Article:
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Cooper v. Meritor, Inc.

United States District Court, N.D. Mississippi, Greenville Division

February 11, 2019

BRENDA J. COOPER, et al. PLAINTIFFS
v.
MERITOR, INC., et al. DEFENDANTS

          ORDER

          DEBRA M. BROWN UNITED STATES DISTRICT JUDGE.

         Before the Court in these consolidated cases is the “Plaintiffs' Motion to Exclude Reports and Opinions of the United States Environmental Protection Agency.” Doc. #589.

         I Relevant Background

         These consolidated cases involve claims for property damage arising from decades of operation of a manufacturing facility (“Facility”) in Grenada, Mississippi. The plaintiffs, all property owners or former property owners of land in Grenada's Eastern Heights subdivision, allege that the defendants negligently operated the Facility and that such negligence resulted in the contamination of Eastern Heights.

         During discovery, Meritor Inc., The Boeing Company, and Rockwell Automation, Inc. (“Meritor Defendants”) designated as a non-retained expert witness the United States Environmental Protection Agency (“EPA”). Doc. #508-1. As a part of the designation, the Meritor Defendants represented: “The general nature of the subject matter upon which the Defendants will rely upon from the U.S. EPA concerns the environmental studies conducted in the Eastern Heights Neighborhood and the reports and other government records, including the opinions, analysis and data therein, attached as Exhibit H.” Id. at 4. This expert designation was voluntarily withdrawn by the Meritor Defendants after the plaintiffs moved to strike the disclosure. Doc. #520. Despite the withdrawal, the Meritor Defendants relied on the EPA's reports in support of numerous Daubert motions and in summary judgment briefs.

         On May 9, 2018, the plaintiffs moved to exclude the EPA reports as undisclosed expert testimony under Federal Rule of Civil Procedure 26 and as unreliable expert testimony under Daubert and its progeny. Doc. #589. The Meritor Defendants respond that the reports are not expert reports and, therefore, are not subject to expert admissibility requirements. Doc. #651 at 8.They further contend that the reports are admissible under Federal Rule of Evidence 803(8) as public records. Id. at 9-10. In reply, the plaintiffs appear to concede that Rule 26(a)'s expert designation requirements do not apply to the EPA reports[1] but contend that the reports are excludable under Daubert and are otherwise inadmissible as public records. See generally Doc.#728.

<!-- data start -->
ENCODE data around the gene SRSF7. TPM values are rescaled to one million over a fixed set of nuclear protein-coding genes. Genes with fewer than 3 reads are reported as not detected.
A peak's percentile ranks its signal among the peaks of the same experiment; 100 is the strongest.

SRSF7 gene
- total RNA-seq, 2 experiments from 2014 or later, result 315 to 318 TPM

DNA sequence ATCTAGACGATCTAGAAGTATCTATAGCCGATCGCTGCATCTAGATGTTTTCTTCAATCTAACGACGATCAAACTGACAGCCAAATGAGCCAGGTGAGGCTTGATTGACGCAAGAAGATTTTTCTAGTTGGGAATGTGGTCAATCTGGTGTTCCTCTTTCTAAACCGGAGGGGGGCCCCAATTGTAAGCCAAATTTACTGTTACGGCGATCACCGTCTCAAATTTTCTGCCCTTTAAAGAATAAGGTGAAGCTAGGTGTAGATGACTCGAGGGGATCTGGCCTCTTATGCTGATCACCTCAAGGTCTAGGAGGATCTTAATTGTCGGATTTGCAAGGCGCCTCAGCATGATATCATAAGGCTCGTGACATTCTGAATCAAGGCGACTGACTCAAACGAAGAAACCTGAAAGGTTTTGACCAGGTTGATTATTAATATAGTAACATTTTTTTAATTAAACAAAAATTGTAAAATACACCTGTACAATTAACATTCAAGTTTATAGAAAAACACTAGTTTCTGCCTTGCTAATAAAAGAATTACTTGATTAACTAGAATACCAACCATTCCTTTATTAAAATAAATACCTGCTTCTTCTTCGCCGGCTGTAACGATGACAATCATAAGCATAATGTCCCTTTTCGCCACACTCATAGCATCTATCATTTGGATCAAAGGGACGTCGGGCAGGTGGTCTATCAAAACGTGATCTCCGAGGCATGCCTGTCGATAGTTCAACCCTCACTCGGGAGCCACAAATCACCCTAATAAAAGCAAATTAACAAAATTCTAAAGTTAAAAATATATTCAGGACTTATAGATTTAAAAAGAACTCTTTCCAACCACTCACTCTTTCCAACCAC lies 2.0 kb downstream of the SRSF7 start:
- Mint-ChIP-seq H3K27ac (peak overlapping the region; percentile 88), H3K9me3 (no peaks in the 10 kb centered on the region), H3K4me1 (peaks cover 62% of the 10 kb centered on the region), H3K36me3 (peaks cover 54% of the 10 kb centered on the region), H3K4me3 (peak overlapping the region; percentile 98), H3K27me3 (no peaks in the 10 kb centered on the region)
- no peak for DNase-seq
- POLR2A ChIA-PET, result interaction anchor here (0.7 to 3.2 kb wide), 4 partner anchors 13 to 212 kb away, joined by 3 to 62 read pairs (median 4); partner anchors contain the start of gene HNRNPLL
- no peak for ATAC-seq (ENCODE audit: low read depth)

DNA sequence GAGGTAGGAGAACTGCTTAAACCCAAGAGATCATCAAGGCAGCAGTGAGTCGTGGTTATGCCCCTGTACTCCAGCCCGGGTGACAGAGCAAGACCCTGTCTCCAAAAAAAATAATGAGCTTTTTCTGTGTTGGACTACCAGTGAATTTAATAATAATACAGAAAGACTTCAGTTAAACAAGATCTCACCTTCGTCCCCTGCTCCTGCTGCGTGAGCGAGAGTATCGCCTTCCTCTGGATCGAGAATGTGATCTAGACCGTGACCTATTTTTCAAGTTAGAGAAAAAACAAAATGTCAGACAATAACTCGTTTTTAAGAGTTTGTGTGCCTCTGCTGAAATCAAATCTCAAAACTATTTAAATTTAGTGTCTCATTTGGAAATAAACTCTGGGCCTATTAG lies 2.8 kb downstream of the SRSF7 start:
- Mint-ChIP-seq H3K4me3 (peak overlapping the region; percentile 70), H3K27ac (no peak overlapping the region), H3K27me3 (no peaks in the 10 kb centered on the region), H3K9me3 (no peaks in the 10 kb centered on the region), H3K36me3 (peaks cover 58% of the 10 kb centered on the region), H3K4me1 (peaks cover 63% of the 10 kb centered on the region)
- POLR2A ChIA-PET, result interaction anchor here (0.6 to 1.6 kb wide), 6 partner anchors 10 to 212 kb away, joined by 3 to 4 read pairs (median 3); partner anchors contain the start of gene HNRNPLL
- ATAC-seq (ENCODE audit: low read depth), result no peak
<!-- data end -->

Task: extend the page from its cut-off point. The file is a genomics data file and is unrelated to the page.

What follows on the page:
II Relevant Considerations

         Federal Rule of Evidence 803(8), which governs the admissibility of public records, provides:

         A record or statement of a public office [is not excludable under the rule against hearsay] if:

         (A) it sets out:

(i) the office's activities;
(ii) a matter observed while under a legal duty to report, but not including, in a criminal case, a matter observed by law-enforcement personnel; or
(iii) in a civil case or against the government in a criminal case, factual findings from a legally authorized investigation; and

         (B) the opponent does not show that the source of information or other circumstances indicate a lack of trustworthiness. In Beech Aircraft Corp. v. Rainey, the United States Supreme Court observed “that neither the language of Rule [803(8)] nor the intent of its framers calls for a distinction between ‘fact' and ‘opinion.'” 488 U.S. 154, 168 (1988). Accordingly, “portions of investigatory reports otherwise admissible under Rule 803(8) … are not inadmissible merely because they state a conclusion or opinion. As long as the conclusion is based on a ...


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